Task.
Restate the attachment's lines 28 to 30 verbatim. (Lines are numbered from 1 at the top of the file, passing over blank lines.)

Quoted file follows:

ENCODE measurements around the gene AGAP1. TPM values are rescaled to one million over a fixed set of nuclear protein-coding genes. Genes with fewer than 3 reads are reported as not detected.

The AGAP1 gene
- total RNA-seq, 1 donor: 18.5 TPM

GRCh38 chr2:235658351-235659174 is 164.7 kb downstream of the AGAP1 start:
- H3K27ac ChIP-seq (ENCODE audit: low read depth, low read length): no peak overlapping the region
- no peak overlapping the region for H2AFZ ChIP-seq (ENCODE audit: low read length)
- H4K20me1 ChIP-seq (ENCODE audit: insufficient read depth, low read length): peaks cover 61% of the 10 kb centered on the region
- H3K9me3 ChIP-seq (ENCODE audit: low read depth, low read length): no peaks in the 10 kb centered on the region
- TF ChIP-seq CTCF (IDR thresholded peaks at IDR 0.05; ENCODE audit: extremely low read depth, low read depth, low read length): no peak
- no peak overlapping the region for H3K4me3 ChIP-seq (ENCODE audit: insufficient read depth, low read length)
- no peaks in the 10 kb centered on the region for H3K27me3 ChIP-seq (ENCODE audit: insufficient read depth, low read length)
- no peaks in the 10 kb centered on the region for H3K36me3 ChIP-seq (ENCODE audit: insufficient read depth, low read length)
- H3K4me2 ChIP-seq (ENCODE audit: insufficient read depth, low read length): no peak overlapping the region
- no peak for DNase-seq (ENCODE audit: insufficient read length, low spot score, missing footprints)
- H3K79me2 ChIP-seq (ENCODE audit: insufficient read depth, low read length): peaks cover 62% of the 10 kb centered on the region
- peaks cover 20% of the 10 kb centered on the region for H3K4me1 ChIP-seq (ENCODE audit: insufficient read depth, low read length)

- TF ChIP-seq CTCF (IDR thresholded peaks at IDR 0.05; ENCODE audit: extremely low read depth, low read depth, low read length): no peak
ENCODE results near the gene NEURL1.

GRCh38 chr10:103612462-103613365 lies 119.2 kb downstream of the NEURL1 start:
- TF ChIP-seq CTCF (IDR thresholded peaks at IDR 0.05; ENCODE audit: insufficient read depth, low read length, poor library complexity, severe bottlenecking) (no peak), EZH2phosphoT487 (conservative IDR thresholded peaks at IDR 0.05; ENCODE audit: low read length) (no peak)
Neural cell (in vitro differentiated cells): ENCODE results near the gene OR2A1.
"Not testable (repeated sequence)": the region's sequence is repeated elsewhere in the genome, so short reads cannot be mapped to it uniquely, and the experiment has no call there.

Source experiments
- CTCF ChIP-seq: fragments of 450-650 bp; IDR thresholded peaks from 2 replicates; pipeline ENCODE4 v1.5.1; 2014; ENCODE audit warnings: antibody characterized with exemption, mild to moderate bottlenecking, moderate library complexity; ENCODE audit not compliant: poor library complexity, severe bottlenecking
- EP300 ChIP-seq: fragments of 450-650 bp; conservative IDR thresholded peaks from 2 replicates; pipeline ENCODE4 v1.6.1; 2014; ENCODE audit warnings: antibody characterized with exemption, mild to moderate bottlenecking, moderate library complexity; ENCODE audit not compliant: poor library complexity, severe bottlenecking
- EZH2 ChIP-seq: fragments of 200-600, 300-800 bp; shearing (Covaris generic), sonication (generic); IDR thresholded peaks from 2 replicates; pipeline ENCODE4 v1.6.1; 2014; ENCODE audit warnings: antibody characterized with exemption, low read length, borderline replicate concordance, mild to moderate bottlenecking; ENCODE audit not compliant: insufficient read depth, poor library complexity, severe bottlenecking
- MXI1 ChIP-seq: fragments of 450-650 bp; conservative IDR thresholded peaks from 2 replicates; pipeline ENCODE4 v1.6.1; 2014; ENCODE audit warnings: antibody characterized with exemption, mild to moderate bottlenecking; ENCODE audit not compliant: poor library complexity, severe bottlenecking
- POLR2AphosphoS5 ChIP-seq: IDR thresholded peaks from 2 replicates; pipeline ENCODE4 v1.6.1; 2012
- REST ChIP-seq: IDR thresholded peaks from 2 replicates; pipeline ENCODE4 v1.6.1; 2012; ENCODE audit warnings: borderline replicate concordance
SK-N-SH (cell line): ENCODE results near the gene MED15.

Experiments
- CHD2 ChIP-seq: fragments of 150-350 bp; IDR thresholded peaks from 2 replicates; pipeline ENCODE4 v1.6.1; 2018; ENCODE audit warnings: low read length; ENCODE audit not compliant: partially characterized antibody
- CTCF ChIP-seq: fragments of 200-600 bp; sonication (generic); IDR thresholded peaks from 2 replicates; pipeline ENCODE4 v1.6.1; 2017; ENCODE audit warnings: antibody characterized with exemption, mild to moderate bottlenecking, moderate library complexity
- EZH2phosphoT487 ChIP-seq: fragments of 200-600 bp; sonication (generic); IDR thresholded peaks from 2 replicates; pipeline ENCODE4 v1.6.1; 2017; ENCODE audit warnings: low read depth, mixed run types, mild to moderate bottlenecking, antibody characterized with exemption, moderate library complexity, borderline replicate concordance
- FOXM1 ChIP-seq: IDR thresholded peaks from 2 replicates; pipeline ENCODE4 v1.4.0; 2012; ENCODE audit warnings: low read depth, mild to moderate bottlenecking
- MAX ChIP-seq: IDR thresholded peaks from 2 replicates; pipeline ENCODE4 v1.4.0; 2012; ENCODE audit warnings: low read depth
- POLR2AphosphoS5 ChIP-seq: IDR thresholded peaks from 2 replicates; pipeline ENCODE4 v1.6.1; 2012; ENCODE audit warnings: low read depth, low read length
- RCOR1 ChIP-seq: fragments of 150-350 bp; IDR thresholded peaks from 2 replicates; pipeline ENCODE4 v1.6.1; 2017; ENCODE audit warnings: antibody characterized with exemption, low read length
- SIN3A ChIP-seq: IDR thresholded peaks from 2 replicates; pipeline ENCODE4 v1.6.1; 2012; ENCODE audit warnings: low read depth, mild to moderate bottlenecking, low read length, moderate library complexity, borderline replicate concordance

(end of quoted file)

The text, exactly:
- POLR2AphosphoS5 ChIP-seq: IDR thresholded peaks from 2 replicates; pipeline ENCODE4 v1.6.1; 2012
- REST ChIP-seq: IDR thresholded peaks from 2 replicates; pipeline ENCODE4 v1.6.1; 2012; ENCODE audit warnings: borderline replicate concordance
SK-N-SH (cell line): ENCODE results near the gene MED15.